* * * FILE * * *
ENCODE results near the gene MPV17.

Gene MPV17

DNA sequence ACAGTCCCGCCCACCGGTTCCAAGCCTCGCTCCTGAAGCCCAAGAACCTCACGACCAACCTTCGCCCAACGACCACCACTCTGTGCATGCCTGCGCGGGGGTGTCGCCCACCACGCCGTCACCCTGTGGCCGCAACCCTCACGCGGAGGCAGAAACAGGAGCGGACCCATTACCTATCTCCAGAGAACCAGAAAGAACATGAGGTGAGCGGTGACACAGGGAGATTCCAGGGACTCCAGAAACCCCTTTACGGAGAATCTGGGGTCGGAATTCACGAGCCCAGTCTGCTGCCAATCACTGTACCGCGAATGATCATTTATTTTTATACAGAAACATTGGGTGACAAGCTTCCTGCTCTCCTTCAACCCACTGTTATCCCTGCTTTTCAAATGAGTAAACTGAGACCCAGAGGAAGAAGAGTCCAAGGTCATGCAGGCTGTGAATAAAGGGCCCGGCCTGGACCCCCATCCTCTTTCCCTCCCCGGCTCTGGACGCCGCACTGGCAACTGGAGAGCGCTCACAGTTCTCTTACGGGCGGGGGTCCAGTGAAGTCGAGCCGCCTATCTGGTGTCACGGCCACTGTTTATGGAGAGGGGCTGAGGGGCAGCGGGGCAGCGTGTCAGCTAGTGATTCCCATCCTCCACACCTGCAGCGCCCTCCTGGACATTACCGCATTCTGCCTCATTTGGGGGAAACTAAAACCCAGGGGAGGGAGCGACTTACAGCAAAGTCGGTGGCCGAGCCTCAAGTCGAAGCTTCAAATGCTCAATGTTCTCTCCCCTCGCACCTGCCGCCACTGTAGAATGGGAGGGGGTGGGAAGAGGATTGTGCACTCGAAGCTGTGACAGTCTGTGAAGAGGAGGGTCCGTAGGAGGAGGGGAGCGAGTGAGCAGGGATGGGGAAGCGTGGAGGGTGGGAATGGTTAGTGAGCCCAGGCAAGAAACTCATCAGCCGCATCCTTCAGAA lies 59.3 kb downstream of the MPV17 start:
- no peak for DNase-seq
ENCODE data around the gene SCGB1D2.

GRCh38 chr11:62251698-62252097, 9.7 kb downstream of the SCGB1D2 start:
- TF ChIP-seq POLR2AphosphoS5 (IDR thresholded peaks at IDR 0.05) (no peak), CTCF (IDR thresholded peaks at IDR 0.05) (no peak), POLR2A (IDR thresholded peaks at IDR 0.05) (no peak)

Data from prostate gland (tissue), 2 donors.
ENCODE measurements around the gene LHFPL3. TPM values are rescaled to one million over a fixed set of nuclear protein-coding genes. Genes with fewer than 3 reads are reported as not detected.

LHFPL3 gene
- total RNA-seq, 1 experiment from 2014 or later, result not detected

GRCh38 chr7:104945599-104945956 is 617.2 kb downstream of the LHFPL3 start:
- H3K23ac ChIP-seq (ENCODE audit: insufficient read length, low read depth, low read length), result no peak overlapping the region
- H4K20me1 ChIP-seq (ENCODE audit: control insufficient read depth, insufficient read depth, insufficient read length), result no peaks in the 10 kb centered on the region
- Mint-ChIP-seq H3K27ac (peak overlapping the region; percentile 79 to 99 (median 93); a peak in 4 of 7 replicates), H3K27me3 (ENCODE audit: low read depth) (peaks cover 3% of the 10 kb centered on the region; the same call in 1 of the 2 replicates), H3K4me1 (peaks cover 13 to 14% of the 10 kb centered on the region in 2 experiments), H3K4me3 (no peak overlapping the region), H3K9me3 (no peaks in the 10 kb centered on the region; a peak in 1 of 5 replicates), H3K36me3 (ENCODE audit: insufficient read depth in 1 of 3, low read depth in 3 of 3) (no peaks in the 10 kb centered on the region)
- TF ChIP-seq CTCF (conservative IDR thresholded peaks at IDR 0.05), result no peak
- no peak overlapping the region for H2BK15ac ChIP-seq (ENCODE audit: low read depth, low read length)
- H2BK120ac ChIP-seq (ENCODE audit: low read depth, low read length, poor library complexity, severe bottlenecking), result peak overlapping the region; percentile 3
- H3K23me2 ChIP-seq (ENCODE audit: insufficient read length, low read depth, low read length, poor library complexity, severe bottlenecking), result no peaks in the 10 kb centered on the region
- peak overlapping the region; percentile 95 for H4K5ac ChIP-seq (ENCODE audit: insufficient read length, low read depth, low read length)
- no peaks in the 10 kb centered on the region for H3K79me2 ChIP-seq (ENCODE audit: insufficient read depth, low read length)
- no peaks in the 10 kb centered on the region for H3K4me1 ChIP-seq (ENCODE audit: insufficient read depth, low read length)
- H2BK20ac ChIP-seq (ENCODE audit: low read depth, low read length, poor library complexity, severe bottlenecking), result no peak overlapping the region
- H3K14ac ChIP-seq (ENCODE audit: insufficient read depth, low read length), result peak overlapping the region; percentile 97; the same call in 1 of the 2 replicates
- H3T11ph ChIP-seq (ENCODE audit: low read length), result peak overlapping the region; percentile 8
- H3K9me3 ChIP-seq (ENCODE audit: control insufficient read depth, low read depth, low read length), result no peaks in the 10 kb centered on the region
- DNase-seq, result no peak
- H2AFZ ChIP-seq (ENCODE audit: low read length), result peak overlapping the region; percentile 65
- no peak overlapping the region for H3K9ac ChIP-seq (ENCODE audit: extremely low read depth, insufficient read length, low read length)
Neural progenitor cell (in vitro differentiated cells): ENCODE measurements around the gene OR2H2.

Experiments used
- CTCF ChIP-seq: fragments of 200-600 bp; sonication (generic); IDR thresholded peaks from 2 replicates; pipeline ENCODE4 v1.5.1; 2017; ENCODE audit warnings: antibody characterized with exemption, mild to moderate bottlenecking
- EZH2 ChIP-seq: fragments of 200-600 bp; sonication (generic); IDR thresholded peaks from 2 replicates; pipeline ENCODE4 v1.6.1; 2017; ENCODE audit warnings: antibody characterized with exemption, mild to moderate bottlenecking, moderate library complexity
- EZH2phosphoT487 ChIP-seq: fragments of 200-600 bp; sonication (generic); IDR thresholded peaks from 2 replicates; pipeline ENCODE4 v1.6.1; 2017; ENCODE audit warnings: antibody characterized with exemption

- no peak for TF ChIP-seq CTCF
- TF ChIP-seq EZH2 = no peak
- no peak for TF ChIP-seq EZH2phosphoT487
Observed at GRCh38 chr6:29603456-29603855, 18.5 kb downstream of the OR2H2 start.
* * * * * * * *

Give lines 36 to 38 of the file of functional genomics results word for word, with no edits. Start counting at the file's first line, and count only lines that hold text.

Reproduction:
- TF ChIP-seq EZH2 = no peak
- no peak for TF ChIP-seq EZH2phosphoT487
Observed at GRCh38 chr6:29603456-29603855, 18.5 kb downstream of the OR2H2 start.